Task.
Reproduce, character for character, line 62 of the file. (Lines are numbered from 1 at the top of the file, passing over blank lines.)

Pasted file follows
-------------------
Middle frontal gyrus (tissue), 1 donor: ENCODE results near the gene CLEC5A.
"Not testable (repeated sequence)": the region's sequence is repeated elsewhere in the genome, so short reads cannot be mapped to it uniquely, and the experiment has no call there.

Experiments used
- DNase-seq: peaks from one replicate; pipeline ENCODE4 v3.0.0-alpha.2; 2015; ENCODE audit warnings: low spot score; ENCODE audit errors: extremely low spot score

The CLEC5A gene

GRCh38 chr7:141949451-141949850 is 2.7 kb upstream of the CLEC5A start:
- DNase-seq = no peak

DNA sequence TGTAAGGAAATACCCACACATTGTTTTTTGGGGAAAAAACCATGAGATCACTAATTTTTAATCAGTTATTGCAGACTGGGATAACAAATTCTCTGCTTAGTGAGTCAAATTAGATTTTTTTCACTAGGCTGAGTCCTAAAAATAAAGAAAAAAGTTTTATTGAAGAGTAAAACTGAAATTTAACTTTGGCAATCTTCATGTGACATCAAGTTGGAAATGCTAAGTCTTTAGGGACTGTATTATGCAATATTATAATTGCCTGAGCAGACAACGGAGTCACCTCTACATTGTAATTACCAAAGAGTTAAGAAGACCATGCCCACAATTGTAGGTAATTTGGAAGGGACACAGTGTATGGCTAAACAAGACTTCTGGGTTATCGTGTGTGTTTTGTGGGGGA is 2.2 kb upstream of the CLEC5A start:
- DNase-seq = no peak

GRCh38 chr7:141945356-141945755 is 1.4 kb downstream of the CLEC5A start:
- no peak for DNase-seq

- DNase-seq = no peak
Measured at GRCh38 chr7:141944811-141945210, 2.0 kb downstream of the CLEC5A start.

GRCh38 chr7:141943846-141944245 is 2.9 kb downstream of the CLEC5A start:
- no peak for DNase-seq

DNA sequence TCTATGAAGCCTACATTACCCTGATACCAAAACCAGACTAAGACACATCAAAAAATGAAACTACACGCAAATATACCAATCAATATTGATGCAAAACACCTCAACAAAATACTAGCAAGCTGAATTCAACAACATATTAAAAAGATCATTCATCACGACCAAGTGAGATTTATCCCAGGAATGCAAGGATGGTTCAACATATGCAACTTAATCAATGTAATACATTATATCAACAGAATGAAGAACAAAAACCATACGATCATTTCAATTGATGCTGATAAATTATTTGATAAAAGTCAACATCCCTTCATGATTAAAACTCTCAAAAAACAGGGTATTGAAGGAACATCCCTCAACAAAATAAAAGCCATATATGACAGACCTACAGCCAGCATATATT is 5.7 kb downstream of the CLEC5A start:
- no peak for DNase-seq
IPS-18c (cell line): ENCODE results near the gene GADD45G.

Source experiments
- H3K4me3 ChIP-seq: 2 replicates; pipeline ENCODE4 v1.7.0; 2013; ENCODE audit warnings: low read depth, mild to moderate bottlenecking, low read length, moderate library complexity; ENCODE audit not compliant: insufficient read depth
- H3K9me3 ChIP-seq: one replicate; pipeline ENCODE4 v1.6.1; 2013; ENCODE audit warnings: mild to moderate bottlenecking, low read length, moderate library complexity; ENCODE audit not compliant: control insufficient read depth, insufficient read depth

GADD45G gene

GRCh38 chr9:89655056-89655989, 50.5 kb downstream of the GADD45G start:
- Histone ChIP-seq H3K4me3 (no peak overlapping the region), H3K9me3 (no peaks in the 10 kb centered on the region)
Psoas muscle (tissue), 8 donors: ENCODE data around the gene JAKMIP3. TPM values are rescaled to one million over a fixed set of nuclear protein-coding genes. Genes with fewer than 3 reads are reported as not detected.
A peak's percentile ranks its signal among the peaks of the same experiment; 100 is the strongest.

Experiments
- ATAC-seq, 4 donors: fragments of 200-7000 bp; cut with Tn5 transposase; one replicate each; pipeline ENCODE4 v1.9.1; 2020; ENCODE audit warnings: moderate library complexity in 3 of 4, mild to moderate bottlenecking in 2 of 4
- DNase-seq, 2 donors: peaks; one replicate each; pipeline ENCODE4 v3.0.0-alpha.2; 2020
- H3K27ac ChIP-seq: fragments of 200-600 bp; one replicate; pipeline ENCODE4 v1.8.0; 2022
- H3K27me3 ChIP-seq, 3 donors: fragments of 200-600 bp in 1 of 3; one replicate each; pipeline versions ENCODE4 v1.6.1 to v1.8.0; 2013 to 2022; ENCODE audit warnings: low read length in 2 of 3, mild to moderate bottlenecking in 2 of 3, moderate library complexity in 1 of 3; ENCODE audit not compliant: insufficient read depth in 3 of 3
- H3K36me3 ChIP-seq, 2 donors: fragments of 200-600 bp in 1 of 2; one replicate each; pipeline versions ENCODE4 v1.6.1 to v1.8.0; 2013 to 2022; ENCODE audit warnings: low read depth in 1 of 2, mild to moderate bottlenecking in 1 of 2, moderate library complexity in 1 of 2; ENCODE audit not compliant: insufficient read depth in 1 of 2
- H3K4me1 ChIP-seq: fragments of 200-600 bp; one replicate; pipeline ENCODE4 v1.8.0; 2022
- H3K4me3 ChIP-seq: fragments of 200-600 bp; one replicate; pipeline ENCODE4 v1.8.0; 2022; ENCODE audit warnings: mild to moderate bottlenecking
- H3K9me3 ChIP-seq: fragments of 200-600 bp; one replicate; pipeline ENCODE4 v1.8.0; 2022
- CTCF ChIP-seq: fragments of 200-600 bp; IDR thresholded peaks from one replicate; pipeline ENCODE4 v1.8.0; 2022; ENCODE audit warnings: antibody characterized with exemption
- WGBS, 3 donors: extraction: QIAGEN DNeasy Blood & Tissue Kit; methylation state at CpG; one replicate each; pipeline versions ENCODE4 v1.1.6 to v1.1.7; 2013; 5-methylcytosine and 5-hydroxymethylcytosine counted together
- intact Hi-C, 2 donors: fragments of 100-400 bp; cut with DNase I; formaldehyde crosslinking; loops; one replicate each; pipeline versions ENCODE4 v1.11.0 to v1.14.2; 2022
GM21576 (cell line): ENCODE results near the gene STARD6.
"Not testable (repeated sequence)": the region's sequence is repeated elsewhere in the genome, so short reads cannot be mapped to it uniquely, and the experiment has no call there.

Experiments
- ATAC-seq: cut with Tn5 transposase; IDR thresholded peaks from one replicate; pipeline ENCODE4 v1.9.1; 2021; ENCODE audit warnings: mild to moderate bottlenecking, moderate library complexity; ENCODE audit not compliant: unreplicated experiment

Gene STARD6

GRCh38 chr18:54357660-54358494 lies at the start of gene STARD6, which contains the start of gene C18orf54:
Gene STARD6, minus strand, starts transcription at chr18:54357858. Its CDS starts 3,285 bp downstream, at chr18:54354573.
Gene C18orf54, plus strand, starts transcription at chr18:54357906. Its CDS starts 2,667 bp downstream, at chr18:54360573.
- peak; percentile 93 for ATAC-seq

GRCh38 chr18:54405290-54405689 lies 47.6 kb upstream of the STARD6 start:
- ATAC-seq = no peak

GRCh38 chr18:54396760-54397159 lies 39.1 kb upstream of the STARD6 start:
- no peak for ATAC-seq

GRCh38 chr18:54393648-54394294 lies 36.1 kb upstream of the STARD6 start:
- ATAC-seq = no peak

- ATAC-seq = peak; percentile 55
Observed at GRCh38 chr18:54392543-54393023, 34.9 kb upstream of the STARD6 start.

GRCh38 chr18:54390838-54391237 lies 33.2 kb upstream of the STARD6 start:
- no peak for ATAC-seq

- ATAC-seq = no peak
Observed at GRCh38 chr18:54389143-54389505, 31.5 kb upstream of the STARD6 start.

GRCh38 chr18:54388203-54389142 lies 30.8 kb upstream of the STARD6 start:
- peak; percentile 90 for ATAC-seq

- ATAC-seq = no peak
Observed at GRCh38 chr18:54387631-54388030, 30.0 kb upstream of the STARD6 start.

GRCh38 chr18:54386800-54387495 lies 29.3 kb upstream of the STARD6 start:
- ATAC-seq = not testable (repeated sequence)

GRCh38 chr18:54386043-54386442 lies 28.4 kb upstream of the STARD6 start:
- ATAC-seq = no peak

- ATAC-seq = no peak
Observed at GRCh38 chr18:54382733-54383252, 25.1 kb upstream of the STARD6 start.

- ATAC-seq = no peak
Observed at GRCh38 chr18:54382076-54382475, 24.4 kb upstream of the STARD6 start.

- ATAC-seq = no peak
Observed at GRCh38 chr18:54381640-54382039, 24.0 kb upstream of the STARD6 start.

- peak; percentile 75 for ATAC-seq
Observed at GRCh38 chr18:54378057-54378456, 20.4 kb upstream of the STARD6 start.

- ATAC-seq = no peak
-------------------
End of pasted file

- ATAC-seq = no peak